He's on the wrong track. He's in danger of getting derailed. He needs to find a better platform for his views. He needs to make sure that he gets his points across. If he is perceived as acting above his station he'll lose. I hope he doesn't have tunnel vision. If he can present an accurate timetable for how he sees this working out he will be ok. He comes across well on the media, I'd say the union paid someone to train him,
 

TheOutdoorThreadmill

Poster of Savage Greatness.
I wouldn't have voted for Brexit had I a vote in it, and yes in hindsight I think it has been the clusterf**k many predicted. But I think Lynch's reasons for promoting Brexit is he genuinely thought that workers would have been better off in Brexit than in the EU. Very different from the reasons that Farrage or the aforementioned Rees-Mogg were promoting it.
Jez, he doubled down on his support for it a few days ago and still maintains they were right to leave the EU and didn't make a mistake.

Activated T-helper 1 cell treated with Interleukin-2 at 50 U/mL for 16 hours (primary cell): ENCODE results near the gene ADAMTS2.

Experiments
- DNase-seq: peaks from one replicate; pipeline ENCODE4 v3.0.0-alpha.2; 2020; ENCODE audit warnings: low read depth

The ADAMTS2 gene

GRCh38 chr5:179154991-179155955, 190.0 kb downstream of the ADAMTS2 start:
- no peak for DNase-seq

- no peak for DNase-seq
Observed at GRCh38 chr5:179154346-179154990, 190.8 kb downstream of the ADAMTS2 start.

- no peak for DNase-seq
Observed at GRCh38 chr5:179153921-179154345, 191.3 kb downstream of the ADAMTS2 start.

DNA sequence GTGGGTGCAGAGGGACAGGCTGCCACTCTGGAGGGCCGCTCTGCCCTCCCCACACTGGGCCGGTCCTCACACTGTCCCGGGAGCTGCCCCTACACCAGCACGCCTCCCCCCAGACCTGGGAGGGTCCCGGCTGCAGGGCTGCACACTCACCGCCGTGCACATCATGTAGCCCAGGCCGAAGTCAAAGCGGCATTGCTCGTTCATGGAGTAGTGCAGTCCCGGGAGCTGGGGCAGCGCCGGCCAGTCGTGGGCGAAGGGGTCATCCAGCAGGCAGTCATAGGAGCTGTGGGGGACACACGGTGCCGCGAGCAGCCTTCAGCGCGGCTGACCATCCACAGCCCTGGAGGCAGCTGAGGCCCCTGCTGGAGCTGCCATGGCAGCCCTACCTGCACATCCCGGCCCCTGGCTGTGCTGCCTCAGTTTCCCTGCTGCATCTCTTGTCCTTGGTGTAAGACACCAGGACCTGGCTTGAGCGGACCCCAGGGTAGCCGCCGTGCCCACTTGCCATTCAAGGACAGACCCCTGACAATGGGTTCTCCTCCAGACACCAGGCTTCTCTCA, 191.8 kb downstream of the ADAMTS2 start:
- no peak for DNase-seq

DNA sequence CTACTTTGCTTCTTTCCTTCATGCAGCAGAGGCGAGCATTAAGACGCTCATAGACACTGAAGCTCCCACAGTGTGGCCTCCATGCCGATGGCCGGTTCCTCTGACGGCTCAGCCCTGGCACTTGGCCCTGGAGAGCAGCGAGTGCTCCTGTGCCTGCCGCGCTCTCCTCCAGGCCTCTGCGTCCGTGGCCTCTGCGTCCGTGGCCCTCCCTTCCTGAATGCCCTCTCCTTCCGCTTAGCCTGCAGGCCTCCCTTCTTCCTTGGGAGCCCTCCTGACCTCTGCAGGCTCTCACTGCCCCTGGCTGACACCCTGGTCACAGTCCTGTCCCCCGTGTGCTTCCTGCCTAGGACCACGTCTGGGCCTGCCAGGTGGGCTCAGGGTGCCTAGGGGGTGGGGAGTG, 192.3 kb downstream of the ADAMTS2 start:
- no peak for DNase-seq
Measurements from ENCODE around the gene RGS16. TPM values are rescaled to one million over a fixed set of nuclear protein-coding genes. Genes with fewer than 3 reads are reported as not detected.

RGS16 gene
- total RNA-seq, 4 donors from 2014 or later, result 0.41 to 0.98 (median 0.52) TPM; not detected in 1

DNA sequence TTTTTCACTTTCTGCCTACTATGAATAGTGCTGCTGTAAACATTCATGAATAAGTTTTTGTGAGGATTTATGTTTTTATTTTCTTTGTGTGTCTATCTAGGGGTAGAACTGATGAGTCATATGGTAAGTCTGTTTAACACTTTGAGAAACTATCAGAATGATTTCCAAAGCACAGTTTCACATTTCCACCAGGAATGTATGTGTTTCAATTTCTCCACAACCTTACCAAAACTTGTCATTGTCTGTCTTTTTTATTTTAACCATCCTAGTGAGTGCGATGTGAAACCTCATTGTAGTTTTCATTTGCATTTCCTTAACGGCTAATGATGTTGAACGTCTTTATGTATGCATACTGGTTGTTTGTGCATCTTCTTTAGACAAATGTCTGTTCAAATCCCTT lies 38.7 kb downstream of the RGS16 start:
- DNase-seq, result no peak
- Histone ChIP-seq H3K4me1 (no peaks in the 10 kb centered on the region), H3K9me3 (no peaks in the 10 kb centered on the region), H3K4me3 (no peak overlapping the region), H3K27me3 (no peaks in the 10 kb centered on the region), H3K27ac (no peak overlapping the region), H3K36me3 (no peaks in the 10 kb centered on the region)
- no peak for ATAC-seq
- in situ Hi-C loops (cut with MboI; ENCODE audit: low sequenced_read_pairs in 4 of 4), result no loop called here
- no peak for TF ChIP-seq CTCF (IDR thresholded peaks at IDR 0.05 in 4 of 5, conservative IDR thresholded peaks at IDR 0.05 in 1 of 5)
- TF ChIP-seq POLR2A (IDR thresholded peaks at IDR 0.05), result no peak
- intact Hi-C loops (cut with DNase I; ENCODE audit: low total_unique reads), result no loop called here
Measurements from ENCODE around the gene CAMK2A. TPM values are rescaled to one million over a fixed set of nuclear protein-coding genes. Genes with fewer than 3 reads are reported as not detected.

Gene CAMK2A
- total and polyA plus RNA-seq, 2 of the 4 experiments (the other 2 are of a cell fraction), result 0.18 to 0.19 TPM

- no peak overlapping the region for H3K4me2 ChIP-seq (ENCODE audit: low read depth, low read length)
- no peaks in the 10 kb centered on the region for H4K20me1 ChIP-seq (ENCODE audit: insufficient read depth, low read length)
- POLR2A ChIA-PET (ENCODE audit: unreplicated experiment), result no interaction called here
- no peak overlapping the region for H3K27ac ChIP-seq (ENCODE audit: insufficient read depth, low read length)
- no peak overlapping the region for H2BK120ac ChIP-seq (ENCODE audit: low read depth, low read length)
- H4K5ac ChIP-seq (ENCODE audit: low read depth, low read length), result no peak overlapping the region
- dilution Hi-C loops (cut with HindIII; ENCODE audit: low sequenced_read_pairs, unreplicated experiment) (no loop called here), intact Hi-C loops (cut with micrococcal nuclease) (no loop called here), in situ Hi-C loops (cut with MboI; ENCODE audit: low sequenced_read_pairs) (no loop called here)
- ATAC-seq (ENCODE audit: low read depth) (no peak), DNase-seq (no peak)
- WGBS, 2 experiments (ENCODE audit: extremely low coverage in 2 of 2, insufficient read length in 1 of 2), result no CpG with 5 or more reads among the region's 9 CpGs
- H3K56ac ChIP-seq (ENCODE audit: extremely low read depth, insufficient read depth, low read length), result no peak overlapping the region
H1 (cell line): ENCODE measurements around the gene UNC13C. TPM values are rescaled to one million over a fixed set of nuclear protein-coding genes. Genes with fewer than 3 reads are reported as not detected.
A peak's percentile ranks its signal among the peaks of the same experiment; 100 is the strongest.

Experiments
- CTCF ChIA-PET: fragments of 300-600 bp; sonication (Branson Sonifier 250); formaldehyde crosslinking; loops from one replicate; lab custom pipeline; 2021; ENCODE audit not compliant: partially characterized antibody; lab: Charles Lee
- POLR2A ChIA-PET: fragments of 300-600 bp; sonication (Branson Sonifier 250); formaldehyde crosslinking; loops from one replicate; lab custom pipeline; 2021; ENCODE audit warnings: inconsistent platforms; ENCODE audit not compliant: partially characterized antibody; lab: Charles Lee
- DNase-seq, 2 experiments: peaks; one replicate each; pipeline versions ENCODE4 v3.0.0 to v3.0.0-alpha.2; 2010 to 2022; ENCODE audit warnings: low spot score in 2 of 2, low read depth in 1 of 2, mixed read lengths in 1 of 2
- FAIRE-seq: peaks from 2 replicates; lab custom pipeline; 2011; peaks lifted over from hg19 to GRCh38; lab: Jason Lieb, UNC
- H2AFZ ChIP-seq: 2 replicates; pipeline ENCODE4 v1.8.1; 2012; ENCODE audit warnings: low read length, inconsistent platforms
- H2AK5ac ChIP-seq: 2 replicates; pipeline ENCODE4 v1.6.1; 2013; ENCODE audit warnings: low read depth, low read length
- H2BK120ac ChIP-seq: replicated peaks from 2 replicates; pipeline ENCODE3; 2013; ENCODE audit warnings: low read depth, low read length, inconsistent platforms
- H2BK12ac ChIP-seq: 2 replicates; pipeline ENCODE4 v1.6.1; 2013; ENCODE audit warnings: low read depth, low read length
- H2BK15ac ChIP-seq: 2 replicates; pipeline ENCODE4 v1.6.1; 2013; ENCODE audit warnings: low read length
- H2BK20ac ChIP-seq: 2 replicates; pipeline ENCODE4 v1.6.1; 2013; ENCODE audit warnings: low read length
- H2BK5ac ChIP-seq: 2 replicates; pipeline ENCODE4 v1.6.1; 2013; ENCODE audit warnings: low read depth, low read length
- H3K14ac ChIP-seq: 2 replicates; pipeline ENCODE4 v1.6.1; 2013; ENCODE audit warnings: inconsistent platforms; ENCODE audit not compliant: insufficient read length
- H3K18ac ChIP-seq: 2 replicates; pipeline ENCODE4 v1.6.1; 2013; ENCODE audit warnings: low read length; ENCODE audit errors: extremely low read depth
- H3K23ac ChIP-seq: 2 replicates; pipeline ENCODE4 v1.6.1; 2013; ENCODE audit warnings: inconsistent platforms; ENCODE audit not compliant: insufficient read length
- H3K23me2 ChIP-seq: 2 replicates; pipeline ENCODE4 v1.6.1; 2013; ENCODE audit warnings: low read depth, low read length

He's on the wrong track. He's in danger of getting derailed. He needs to find a better platform for his views. He needs to make sure that he gets his points across. If he is perceived as acting above his station he'll lose. I hope he doesn't have tunnel vision. If he can present an accurate timetable for how he sees this working out he will be ok. He comes across well on the media, I'd say the union paid someone to train him,
Eventually he'll end up cancelled and people will transfer their support else where by the bus load.
 

daftbrush

Full Member
I suppose you will be organising something for Mick when he is in Cork. Some photo ops .For obvious reason the stickies will not be attending